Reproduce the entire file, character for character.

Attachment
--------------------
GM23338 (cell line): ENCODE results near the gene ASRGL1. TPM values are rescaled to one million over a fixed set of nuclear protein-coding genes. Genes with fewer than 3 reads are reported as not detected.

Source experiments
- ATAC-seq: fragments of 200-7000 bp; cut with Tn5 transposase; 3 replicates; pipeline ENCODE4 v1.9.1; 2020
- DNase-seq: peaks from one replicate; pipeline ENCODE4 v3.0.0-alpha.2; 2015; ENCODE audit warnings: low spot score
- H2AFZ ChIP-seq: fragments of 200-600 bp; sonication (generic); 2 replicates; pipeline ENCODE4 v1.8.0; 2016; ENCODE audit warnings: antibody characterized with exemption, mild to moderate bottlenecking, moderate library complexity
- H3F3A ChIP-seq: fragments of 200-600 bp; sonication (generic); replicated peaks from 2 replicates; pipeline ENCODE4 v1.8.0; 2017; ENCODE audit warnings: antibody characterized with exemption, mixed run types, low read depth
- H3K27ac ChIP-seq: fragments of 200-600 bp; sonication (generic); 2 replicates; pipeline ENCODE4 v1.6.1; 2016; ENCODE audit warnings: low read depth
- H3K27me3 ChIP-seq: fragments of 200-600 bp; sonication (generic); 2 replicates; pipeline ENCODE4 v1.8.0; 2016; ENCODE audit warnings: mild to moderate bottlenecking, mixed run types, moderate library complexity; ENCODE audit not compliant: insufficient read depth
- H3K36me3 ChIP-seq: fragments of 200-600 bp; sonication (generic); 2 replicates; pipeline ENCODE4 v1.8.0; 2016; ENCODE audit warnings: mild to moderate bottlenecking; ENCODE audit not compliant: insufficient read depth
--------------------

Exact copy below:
GM23338 (cell line): ENCODE results near the gene ASRGL1. TPM values are rescaled to one million over a fixed set of nuclear protein-coding genes. Genes with fewer than 3 reads are reported as not detected.

Source experiments
- ATAC-seq: fragments of 200-7000 bp; cut with Tn5 transposase; 3 replicates; pipeline ENCODE4 v1.9.1; 2020
- DNase-seq: peaks from one replicate; pipeline ENCODE4 v3.0.0-alpha.2; 2015; ENCODE audit warnings: low spot score
- H2AFZ ChIP-seq: fragments of 200-600 bp; sonication (generic); 2 replicates; pipeline ENCODE4 v1.8.0; 2016; ENCODE audit warnings: antibody characterized with exemption, mild to moderate bottlenecking, moderate library complexity
- H3F3A ChIP-seq: fragments of 200-600 bp; sonication (generic); replicated peaks from 2 replicates; pipeline ENCODE4 v1.8.0; 2017; ENCODE audit warnings: antibody characterized with exemption, mixed run types, low read depth
- H3K27ac ChIP-seq: fragments of 200-600 bp; sonication (generic); 2 replicates; pipeline ENCODE4 v1.6.1; 2016; ENCODE audit warnings: low read depth
- H3K27me3 ChIP-seq: fragments of 200-600 bp; sonication (generic); 2 replicates; pipeline ENCODE4 v1.8.0; 2016; ENCODE audit warnings: mild to moderate bottlenecking, mixed run types, moderate library complexity; ENCODE audit not compliant: insufficient read depth
- H3K36me3 ChIP-seq: fragments of 200-600 bp; sonication (generic); 2 replicates; pipeline ENCODE4 v1.8.0; 2016; ENCODE audit warnings: mild to moderate bottlenecking; ENCODE audit not compliant: insufficient read depth